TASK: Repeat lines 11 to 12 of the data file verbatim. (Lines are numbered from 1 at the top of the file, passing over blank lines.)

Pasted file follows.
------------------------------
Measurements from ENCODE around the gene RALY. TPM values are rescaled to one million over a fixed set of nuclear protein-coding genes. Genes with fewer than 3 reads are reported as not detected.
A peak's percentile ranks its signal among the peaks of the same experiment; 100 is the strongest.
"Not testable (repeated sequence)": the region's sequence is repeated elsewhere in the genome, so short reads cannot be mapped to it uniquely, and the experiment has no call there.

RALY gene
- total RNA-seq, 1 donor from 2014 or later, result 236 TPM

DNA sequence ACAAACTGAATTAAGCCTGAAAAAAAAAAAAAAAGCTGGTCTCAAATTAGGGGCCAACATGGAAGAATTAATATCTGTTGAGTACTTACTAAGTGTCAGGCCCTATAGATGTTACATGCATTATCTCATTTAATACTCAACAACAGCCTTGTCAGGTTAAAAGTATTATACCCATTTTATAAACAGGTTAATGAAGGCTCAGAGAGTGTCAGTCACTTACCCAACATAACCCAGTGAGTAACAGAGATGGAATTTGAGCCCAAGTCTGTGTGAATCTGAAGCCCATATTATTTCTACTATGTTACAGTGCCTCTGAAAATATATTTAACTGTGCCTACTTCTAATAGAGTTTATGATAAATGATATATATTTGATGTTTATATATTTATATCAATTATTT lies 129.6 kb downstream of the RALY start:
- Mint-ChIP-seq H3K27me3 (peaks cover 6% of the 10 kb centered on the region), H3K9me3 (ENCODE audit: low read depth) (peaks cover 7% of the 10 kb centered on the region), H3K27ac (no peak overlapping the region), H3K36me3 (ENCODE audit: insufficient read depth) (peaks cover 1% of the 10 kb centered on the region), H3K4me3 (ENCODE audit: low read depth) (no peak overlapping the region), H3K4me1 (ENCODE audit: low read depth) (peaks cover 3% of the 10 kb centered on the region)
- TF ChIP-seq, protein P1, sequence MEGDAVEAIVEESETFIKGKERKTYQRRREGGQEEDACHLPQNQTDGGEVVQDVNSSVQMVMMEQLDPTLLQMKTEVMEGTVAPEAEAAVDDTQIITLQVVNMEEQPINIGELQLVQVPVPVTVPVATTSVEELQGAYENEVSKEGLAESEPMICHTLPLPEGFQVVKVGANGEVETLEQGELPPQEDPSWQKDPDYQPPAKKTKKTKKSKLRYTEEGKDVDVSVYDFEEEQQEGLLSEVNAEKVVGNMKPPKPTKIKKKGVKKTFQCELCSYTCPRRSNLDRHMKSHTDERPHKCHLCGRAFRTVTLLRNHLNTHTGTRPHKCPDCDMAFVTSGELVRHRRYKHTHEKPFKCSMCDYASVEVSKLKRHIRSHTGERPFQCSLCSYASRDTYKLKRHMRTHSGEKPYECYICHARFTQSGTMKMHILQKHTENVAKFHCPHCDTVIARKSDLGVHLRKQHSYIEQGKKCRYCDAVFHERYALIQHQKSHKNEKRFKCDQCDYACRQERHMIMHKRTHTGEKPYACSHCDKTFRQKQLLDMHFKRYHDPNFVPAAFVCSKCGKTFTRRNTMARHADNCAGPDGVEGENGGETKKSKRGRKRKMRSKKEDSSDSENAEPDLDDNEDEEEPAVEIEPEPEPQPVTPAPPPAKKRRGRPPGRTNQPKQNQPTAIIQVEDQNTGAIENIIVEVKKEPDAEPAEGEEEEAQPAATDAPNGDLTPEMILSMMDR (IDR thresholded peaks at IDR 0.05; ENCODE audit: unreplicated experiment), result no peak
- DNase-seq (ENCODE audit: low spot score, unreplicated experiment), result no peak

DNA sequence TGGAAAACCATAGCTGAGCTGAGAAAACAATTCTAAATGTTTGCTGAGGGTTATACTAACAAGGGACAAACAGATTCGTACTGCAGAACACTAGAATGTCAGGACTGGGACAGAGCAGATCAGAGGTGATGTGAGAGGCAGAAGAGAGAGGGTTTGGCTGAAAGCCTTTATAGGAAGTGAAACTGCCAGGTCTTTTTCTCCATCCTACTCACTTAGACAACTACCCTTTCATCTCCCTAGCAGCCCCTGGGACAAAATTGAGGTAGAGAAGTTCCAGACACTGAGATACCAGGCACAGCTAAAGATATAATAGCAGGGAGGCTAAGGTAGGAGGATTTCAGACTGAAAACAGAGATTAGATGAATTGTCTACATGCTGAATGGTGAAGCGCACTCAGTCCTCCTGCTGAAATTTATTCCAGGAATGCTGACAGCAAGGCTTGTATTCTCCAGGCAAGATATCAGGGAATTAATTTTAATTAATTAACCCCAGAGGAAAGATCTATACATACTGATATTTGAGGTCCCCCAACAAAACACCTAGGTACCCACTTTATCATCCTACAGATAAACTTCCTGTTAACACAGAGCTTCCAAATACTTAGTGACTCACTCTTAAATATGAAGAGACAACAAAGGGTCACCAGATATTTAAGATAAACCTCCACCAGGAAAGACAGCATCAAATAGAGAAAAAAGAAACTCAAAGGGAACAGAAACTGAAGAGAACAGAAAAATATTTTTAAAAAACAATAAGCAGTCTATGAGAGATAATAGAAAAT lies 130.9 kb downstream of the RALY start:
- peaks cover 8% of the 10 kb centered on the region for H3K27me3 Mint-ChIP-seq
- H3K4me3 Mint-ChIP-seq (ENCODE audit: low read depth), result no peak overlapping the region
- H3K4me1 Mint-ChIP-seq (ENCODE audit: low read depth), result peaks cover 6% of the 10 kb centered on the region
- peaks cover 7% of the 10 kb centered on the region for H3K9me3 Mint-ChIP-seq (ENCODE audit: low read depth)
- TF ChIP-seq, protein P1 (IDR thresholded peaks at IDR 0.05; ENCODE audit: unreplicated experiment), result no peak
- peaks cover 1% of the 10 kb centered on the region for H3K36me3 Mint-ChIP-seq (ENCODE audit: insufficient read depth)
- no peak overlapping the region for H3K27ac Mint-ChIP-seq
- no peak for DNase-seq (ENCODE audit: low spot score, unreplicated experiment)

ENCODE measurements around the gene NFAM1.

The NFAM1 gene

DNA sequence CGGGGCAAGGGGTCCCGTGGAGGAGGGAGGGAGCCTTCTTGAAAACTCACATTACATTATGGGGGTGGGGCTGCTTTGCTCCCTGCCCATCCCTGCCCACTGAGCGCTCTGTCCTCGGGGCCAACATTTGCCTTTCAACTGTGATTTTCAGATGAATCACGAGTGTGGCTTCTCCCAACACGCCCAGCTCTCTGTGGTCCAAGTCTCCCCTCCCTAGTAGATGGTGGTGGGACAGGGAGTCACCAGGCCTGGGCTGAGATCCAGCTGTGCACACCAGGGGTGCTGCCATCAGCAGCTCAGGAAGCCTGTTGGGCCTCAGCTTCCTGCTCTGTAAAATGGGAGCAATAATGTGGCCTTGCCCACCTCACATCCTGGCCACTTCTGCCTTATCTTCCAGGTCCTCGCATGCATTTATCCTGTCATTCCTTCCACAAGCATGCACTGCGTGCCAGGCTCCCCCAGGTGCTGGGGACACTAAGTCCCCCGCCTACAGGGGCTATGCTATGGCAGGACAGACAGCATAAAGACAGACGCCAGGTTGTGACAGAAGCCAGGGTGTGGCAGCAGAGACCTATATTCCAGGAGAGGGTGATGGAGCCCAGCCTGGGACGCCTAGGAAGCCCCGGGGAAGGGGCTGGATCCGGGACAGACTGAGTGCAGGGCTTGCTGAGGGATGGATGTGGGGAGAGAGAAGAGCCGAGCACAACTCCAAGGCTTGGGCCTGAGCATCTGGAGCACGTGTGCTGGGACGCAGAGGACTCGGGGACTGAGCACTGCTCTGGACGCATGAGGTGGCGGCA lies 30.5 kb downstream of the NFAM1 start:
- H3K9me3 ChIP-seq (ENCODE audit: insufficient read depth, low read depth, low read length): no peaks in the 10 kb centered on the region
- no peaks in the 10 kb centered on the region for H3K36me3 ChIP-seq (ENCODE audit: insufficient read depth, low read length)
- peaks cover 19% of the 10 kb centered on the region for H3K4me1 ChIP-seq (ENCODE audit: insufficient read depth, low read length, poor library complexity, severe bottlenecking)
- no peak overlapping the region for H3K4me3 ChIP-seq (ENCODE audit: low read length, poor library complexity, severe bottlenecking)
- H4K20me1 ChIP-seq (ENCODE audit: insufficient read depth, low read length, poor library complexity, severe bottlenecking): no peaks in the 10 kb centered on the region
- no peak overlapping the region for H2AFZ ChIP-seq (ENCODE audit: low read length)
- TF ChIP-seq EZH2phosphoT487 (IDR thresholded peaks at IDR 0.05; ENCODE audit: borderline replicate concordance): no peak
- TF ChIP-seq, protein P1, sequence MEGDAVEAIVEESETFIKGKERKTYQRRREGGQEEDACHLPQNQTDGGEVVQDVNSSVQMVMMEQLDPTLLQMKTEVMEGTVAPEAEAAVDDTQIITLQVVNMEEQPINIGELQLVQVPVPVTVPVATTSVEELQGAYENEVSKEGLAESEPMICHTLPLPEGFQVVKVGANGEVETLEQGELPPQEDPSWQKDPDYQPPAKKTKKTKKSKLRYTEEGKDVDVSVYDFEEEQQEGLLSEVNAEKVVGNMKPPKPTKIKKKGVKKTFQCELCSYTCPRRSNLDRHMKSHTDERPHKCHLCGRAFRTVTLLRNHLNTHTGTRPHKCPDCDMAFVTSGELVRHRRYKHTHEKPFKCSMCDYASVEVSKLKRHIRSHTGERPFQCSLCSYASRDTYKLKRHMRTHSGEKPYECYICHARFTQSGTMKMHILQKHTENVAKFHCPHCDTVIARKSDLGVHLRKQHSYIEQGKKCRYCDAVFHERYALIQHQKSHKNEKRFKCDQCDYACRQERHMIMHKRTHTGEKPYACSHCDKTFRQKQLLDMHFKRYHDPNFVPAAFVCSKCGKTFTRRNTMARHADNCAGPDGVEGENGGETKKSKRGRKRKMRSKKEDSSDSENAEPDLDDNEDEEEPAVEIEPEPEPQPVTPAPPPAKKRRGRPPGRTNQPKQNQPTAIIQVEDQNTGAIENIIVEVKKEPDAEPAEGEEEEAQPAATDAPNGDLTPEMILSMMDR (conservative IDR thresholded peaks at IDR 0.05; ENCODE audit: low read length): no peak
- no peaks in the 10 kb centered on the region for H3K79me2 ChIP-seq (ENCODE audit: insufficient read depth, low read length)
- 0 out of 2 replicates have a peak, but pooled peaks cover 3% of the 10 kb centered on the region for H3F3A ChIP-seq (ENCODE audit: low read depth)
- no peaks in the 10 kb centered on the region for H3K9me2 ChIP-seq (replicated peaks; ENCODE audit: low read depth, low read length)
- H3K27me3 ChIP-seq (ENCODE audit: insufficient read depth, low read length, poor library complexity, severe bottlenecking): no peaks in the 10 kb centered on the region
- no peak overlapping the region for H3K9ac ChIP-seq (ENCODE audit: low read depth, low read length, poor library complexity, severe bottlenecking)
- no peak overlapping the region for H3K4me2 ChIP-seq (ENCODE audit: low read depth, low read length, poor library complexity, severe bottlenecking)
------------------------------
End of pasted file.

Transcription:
- peaks cover 8% of the 10 kb centered on the region for H3K27me3 Mint-ChIP-seq
- H3K4me3 Mint-ChIP-seq (ENCODE audit: low read depth), result no peak overlapping the region